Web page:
Live-Work Housing That’s More Livable—and Workable by Elaine360

Elaine4aMike Pyatok, principal of Pyatok Architects in Oakland, Calif., specializes in multifamily and affordable housing. But so-called live-work housing, he says, is failing to serve those who need it most. Here, Pyatok (inducted this year into Builder‘s Wm. S. Marvin Hall-of-Fame for Design Excellence), shares ideas about the current demand for live-work housing, and the important role that developers, architects, builders, and property managers can play in helping to change the rules.

Builder: Can you give a brief history of live-work housing?

Mike Pyatok: This is an idea that sprung up about 40 years ago in some older cities. Manufacturing was leaving the country, leaving behind big, beautiful, old buildings. Rents were low and younger people were coming back to the city, looking for cheap places to live. These tended to be people in the creative fields; sculptors, painters, and performing artists found these old industrial spaces useful to work and rehearse in. They didn’t have financial capital but they had cultural capital, and it began to revive whole neighborhoods. Eventually, new zoning was enacted to protect these spaces, because cities recognized the value of these new denizens of the city—The Creative Class. In time, prices went up for condos, coops, and rentals, because a new breed started moving in: those who didn’t just have cultural capital but financial capital, too. Gentrification happened. The folks now working out of their homes are doing so with computers. They’re lawyers, dentists, stock brokers, architects, and others with higher earning potential, rather than people who are making or repairing things. Ground-floor use—restaurants, grocery stores, and galleries—also becomes more expensive. So the artists leave, because they need to find another derelict section of the city that they can afford.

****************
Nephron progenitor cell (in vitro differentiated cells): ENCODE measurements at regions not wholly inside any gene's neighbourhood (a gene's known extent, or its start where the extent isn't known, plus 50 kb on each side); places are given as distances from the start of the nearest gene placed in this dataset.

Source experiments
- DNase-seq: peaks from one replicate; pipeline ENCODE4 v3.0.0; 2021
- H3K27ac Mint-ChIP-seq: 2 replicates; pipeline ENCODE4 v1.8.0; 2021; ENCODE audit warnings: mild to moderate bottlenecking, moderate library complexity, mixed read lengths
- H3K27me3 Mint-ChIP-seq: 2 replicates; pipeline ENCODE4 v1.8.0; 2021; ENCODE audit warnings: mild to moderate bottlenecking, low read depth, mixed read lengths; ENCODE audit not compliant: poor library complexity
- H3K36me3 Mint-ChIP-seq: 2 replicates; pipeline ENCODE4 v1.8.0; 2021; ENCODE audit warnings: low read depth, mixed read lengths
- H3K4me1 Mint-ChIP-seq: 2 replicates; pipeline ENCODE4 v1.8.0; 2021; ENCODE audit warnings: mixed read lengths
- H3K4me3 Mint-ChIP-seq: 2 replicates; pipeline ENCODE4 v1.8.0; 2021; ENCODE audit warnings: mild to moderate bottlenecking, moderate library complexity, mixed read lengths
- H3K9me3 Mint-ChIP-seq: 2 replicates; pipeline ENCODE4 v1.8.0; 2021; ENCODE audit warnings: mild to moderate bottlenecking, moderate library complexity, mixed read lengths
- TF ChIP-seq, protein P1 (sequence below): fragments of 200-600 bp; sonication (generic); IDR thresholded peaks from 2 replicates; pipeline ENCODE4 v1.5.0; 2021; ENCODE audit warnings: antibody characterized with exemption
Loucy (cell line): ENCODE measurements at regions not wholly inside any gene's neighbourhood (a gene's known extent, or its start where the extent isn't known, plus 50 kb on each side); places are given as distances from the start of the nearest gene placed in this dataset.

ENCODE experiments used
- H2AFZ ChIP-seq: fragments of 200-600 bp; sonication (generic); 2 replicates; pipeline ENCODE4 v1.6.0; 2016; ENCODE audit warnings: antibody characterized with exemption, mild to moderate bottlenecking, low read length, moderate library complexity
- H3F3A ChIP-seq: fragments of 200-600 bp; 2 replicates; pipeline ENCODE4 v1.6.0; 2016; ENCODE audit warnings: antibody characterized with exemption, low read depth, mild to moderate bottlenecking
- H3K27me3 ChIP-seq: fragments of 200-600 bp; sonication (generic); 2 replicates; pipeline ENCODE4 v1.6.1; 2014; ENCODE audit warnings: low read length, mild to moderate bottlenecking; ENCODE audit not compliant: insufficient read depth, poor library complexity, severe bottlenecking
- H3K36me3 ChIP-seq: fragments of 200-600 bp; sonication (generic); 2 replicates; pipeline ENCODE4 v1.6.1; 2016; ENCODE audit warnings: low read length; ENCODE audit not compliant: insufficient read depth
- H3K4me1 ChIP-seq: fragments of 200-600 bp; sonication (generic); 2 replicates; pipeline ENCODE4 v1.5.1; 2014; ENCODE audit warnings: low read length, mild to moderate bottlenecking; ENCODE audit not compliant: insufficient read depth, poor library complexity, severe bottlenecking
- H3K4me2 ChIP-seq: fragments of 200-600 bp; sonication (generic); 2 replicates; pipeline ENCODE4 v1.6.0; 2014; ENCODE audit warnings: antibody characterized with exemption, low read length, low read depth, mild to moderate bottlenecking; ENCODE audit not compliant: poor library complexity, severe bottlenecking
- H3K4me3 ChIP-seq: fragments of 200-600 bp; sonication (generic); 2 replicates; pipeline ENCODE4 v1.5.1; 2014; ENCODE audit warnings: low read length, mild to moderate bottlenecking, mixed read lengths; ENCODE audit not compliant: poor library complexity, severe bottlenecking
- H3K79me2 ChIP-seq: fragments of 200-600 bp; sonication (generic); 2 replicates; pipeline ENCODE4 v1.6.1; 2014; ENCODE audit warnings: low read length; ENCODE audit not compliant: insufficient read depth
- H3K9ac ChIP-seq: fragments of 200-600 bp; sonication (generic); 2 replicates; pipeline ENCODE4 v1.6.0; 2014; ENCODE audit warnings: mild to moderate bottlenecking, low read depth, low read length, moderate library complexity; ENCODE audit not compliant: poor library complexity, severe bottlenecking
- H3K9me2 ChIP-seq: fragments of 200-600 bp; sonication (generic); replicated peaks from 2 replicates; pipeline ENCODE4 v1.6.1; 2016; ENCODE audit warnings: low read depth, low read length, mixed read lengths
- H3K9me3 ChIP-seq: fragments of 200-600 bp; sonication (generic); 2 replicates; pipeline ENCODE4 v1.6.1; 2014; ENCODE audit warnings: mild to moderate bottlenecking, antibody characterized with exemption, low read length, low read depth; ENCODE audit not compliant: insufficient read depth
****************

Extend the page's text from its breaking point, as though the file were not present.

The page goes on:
Builder: Was this exclusive to warehouse neighborhoods?

MP: No. Working out of a home or apartment existed in other places, but it was under the radar, in neighborhoods that were tough or nondescript—not the kinds of neighborhoods that get media attention for attracting creative types and then middle and upper classes. Doing light manufacturing at home was probably against zoning code, but no one was complaining, because everyone was doing it. There weren’t any higher income homeowners in the area, and as long as it wasn’t disturbing people, the landlords, largely absentee, looked the other way. Even if it were violating zoning codes, it was tolerated, as long as the landlord could collect the rent.

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